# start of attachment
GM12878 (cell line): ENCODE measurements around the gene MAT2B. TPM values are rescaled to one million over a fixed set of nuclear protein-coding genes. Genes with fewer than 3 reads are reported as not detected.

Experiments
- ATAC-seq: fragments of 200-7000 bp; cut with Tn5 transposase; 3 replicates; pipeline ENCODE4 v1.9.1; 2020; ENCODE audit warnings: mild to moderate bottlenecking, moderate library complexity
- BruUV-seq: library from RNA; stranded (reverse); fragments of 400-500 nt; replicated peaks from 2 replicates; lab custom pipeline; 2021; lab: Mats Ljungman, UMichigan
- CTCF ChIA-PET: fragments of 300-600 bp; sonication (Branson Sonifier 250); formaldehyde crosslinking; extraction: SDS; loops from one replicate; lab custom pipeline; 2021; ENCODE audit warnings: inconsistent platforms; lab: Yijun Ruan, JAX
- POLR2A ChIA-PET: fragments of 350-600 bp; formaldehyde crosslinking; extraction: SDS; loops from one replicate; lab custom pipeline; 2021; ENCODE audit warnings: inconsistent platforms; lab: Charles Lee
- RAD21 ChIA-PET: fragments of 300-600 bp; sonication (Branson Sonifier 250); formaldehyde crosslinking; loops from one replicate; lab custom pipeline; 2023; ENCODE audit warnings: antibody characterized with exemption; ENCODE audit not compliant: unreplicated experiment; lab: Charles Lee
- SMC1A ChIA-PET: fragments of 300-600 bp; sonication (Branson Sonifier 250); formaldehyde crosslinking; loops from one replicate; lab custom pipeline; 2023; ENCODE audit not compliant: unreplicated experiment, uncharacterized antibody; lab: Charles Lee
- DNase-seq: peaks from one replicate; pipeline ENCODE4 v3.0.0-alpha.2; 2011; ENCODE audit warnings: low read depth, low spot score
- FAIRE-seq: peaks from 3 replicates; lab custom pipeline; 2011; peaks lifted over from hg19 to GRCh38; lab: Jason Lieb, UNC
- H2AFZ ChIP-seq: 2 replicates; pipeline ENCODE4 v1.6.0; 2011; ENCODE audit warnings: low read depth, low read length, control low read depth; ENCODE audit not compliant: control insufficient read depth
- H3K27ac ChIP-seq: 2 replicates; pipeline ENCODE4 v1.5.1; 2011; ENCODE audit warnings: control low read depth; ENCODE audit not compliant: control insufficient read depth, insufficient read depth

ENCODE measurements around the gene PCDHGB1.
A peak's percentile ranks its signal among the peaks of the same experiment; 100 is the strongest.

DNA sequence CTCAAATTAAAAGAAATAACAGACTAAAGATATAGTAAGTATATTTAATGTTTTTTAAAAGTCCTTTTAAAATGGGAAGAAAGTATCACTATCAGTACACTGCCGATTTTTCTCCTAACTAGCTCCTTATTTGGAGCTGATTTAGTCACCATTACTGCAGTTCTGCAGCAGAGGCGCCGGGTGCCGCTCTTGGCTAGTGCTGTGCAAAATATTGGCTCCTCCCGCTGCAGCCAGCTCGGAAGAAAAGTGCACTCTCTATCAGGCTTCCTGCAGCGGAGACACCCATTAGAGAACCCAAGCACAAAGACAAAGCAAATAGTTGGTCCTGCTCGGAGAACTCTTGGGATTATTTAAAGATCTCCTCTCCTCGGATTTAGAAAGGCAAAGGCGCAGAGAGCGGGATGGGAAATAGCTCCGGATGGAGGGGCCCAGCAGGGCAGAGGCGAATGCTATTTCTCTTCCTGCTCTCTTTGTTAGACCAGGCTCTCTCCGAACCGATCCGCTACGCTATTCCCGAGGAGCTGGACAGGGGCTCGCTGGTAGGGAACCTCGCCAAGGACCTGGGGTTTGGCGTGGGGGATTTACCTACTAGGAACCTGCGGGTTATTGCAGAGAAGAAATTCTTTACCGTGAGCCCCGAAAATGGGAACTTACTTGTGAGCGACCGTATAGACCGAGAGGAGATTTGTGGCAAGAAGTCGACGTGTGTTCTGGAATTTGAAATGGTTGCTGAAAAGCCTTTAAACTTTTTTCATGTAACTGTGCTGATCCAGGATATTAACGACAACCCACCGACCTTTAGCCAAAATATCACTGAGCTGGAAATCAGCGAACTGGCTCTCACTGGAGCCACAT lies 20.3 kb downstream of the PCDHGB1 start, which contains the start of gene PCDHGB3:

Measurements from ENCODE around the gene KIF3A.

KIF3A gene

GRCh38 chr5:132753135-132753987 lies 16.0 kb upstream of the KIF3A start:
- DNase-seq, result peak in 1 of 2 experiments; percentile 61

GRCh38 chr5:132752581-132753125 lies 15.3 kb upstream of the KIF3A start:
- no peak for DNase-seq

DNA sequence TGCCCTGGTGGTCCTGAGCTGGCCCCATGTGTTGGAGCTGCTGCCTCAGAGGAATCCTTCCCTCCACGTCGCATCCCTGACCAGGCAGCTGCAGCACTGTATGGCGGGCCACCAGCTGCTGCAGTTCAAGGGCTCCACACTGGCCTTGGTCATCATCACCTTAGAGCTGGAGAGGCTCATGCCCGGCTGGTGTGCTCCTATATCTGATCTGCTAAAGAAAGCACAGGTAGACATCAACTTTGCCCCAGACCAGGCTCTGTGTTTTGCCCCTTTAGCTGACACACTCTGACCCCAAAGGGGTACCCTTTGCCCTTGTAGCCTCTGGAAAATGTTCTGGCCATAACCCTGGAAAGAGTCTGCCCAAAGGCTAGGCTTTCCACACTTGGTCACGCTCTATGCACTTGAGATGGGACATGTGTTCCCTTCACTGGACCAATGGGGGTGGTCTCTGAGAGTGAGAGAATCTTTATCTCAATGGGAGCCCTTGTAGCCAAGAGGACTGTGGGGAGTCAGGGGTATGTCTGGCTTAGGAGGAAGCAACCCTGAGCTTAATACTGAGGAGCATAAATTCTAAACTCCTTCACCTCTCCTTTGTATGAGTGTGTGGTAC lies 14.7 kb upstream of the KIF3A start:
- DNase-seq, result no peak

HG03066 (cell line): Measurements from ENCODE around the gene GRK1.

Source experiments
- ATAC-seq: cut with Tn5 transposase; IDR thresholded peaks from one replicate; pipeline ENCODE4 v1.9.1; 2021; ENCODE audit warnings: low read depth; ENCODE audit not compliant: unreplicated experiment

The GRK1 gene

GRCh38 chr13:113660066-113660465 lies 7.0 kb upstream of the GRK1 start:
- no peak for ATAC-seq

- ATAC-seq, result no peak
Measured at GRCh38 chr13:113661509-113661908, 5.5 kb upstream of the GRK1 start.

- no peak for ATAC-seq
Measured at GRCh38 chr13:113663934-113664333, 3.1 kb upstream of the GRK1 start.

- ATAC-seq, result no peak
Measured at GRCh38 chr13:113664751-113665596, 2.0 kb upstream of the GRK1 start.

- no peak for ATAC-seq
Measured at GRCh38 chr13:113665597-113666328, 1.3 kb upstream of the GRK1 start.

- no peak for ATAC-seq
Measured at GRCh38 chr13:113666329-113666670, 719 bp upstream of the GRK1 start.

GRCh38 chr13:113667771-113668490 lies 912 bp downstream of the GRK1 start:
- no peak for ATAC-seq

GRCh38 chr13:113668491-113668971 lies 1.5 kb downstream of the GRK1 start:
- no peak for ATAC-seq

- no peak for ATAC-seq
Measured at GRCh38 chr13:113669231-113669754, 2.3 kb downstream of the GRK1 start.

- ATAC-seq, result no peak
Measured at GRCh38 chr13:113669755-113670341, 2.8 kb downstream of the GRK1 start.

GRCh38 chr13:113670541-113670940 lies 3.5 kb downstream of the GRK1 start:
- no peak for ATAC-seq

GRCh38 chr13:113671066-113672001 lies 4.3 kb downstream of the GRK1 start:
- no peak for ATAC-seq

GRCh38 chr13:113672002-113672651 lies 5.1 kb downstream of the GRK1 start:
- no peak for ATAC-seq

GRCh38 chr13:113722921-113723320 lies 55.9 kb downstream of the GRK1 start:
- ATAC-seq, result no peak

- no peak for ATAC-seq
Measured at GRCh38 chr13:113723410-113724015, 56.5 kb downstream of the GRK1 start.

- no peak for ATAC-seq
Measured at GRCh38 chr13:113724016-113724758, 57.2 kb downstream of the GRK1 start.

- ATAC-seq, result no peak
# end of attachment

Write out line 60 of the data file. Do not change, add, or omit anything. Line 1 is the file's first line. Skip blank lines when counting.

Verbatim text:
- ATAC-seq, result no peak